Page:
'Total return is the amount of value an investor earns from a security over a specific period, typically one year, when all distributions are reinvested. Total return is expressed as a percentage of the amount invested. For example, a total return of 20% means the security increased by 20% of its original value due to a price increase, distribution of dividends (if a stock), coupons (if a bond) or capital gains (if a fund). Total return is a strong measure of an investment’s overall performance.'

Using this definition on our asset we see for example:- The total return, or performance over 5 years of First Trust US Equity Opportunities ETF is 46.7%, which is lower, thus worse compared to the benchmark SPY (101.5%) in the same period.
- Looking at total return in of -14.2% in the period of the last 3 years, we see it is relatively lower, thus worse in comparison to SPY (29.7%).

'Compound annual growth rate (CAGR) is a business and investing specific term for the geometric progression ratio that provides a constant rate of return over the time period. CAGR is not an accounting term, but it is often used to describe some element of the business, for example revenue, units delivered, registered users, etc. CAGR dampens the effect of volatility of periodic returns that can render arithmetic means irrelevant. It is particularly useful to compare growth rates from various data sets of common domain such as revenue growth of companies in the same industry.'

Applying this definition to our asset in some examples:- Looking at the annual performance (CAGR) of 8% in the last 5 years of First Trust US Equity Opportunities ETF, we see it is relatively lower, thus worse in comparison to the benchmark SPY (15.1%)
- During the last 3 years, the annual performance (CAGR) is -5%, which is lower, thus worse than the value of 9.1% from the benchmark.

'In finance, volatility (symbol σ) is the degree of variation of a trading price series over time as measured by the standard deviation of logarithmic returns. Historic volatility measures a time series of past market prices. Implied volatility looks forward in time, being derived from the market price of a market-traded derivative (in particular, an option). Commonly, the higher the volatility, the riskier the security.'

Using this definition on our asset we see for example:- Looking at the volatility of 27.3% in the last 5 years of First Trust US Equity Opportunities ETF, we see it is relatively higher, thus worse in comparison to the benchmark SPY (20.9%)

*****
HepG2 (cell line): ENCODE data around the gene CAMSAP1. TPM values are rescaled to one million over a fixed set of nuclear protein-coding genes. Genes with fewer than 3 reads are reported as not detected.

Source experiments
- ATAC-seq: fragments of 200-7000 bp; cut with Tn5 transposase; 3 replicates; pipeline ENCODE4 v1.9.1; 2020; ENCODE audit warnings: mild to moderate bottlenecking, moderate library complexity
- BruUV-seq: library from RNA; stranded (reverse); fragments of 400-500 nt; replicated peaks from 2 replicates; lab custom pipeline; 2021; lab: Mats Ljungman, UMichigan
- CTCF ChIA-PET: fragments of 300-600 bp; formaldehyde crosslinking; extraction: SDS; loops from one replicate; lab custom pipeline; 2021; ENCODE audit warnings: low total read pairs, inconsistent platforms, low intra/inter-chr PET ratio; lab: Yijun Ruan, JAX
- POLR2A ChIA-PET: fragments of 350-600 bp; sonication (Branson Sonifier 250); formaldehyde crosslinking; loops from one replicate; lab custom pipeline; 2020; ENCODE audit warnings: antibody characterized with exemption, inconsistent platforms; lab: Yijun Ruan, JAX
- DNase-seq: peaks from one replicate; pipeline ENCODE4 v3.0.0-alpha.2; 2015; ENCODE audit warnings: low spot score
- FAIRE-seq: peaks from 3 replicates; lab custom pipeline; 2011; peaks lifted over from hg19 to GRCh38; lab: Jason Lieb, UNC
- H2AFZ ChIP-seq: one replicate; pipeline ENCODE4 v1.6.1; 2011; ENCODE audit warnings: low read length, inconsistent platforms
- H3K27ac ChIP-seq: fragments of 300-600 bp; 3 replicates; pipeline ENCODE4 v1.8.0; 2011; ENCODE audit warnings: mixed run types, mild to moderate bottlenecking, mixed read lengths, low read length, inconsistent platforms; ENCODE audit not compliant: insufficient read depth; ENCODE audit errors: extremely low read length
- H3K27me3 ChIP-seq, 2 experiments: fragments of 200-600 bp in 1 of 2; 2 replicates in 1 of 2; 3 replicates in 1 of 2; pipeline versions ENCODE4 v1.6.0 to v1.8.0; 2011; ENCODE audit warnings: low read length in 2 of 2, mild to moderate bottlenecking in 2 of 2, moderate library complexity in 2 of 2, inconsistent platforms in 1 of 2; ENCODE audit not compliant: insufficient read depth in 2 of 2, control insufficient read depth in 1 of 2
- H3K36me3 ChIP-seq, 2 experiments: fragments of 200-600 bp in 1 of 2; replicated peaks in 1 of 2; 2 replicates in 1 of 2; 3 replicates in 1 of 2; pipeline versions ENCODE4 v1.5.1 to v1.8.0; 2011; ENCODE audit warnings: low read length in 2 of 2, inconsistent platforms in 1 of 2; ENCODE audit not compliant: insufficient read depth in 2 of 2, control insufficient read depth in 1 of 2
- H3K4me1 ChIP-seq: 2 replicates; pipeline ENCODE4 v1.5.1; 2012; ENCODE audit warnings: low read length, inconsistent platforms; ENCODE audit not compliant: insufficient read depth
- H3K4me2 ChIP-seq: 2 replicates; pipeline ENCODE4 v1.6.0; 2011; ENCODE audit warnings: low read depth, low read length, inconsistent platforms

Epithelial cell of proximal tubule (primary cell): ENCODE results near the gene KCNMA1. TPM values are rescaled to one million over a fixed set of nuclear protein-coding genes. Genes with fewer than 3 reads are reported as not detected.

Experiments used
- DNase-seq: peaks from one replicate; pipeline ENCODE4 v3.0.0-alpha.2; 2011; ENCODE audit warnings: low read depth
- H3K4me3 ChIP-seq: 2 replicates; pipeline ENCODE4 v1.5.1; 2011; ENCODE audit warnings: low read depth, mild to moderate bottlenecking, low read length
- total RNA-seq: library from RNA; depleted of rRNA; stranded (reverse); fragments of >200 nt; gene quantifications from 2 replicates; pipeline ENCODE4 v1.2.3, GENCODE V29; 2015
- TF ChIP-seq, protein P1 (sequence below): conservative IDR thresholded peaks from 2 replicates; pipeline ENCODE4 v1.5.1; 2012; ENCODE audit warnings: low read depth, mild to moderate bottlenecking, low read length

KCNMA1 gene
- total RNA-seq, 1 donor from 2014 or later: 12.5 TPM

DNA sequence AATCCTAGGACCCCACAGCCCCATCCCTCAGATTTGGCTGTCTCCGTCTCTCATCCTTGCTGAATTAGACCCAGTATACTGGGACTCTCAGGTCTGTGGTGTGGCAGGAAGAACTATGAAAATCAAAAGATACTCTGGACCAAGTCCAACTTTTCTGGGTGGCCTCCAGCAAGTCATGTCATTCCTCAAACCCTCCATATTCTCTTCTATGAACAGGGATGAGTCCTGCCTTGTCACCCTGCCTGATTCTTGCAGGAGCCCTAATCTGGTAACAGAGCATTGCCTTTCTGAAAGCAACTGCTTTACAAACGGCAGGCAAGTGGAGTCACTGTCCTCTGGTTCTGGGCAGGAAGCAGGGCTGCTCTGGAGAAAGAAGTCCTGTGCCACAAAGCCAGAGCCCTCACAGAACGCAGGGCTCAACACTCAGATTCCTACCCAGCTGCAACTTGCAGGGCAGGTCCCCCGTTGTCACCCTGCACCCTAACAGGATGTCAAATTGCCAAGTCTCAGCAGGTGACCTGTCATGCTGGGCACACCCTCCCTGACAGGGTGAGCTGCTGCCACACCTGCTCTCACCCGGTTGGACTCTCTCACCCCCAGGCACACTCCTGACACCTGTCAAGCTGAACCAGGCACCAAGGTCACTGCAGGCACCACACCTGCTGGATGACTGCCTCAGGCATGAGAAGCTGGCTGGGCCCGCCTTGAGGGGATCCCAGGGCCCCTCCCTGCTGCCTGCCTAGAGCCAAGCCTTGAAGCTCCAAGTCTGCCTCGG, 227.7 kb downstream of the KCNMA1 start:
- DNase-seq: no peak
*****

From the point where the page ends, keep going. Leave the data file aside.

- Compared with SPY (17.6%) in the period of the last 3 years, the 30 days standard deviation of 25.7% is larger, thus worse.

'Risk measures typically quantify the downside risk, whereas the standard deviation (an example of a deviation risk measure) measures both the upside and downside risk. Specifically, downside risk in our definition is the semi-deviation, that is the standard deviation of all negative returns.'

Applying this definition to our asset in some examples:- The downside risk over 5 years of First Trust US Equity Opportunities ETF is 20%, which is larger, thus worse compared to the benchmark SPY (14.9%) in the same period.
- During the last 3 years, the downside deviation is 18.5%, which is larger, thus worse than the value of 12.3% from the benchmark.

'The Sharpe ratio (also known as the Sharpe index, the Sharpe measure, and the reward-to-variability ratio) is a way to examine the performance of an investment by adjusting for its risk. The ratio measures the excess return (or risk premium) per unit of deviation in an investment asset or a trading strategy, typically referred to as risk, named after William F. Sharpe.'

Using this definition on our asset we see for example:- The ratio of return and volatility (Sharpe) over 5 years of First Trust US Equity Opportunities ETF is 0.2, which is lower, thus worse compared to the benchmark SPY (0.6) in the same period.
- Looking at ratio of return and volatility (Sharpe) in of -0.29 in the period of the last 3 years, we see it is relatively lower, thus worse in comparison to SPY (0.37).